French geologist returns bronze antique coins he acquired from AlUla in 1966

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Saudi Gazette report

PARIS — In a unique gesture, a French geologist returned to the Royal Commission for AlUla a set of antique bronze coins that he had acquired during his visit to AlUla Governorate in 1966.

Jean-Claude Lefevre, the geologist, handed over the heritage pieces to Dr. Abdul Rahman Al-Suhaibani, acting director of Museums and Galleries at the Royal Commission in a ceremony at the Arab World Institute in Paris.

Lefevre obtained the antiques during his visit to Al-Ula Governorate while working in the Kingdom in 1966, and during his visit to Al-Hijr (Madain Saleh), the first Saudi heritage site entered in the UNESCO’s World Heritage List. He had obtained these coins from a child whom he met at Al-Hijr.

Jean-Claude recently visited the exhibition “AlUla: Oasis of Wonderland in the Arabian Peninsula,” which is currently being held at the Arab World Institute in Paris.

This was after more than 50 years of his acquisition of the coins. The visit to the exhibition reminded him of the time that he had spent in AlUla and the coins he obtained during the visit.

Then, he contacted the Royal Commission for AlUla, expressing his desire to return the coins to be showcased in their original home in AlUla Governorate.

The archeology management team of the Royal Commission for AlUla will carry out studies to determine the coins’ history so as to contribute to understand the historical role of AlUla Governorate as a meeting place for successive civilizations and cultures throughout history.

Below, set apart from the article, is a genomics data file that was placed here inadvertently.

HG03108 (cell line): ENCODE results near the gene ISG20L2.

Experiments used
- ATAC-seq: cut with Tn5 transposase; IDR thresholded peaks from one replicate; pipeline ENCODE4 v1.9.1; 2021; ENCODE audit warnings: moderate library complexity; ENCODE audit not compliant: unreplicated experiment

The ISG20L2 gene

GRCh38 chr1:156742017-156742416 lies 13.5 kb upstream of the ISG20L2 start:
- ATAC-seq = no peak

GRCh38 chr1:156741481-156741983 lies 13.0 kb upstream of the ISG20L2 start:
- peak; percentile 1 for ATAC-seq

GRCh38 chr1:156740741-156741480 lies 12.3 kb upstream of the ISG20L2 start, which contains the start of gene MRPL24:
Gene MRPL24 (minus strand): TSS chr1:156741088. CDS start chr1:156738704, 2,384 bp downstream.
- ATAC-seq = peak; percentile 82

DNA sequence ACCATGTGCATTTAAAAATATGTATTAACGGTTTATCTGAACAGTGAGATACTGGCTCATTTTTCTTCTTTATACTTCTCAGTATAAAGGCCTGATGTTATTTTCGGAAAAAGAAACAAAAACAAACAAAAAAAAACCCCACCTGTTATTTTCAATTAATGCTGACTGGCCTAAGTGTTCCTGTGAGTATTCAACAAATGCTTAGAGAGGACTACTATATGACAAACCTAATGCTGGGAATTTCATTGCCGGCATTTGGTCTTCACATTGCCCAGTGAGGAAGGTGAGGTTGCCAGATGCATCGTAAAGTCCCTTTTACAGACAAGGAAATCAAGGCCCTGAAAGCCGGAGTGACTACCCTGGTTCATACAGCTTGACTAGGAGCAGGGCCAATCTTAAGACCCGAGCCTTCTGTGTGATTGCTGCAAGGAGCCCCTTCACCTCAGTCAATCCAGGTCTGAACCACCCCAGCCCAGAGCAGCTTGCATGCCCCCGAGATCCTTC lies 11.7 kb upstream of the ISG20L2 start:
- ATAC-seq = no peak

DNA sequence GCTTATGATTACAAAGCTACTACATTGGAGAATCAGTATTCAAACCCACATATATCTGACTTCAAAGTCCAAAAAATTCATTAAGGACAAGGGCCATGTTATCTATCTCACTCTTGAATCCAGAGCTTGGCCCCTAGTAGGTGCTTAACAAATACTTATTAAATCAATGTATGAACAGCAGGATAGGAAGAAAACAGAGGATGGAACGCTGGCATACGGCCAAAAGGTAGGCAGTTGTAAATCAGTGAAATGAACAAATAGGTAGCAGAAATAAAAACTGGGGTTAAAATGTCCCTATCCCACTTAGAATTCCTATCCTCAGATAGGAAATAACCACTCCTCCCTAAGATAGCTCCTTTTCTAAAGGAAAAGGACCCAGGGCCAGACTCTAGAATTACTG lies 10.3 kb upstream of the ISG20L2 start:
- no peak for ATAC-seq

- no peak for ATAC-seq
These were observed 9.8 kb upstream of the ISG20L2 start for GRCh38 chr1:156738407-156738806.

Lauding the noble gesture of Jean-Claude in returning the artifacts, Dr. Al-Suhaibani said: “This is a very exciting discovery, and our specialized teams will work to clean the coins using the approved scientific methods, so that we can study them. It is to be noted that most of the coins in this region is either Nabatean or Roman...

“We are very grateful for the contribution that Lefevre has made in protecting our heritage and returning it to its place of origin.”

Jean-Claude’s visit to AlUla in 1966 was part of an official mission with the Ministry of Petroleum and Mineral Resources. It is be noted that the Saudi law at present protects heritage and antiquities, and criminalizes any excavations that are not carried out without official permission.

The Paris exhibition on AlUla, which showcases huge treasures of AlUla’s history and culture, will run until the beginning of March, and later on the exhibition will tour to other global destinations.

Meanwhile, Saad Al-Matrafi, spokesperson of the Royal Commission, denied rumors about the presence of gold reserve in AlUla governorate.

“The video clip circulated on social media is old and that documents that excavators found small fragments of pottery statues of an animal in Umm Darj in Al-Ula governorate,” he said stressing that there is no gold at all in the province.


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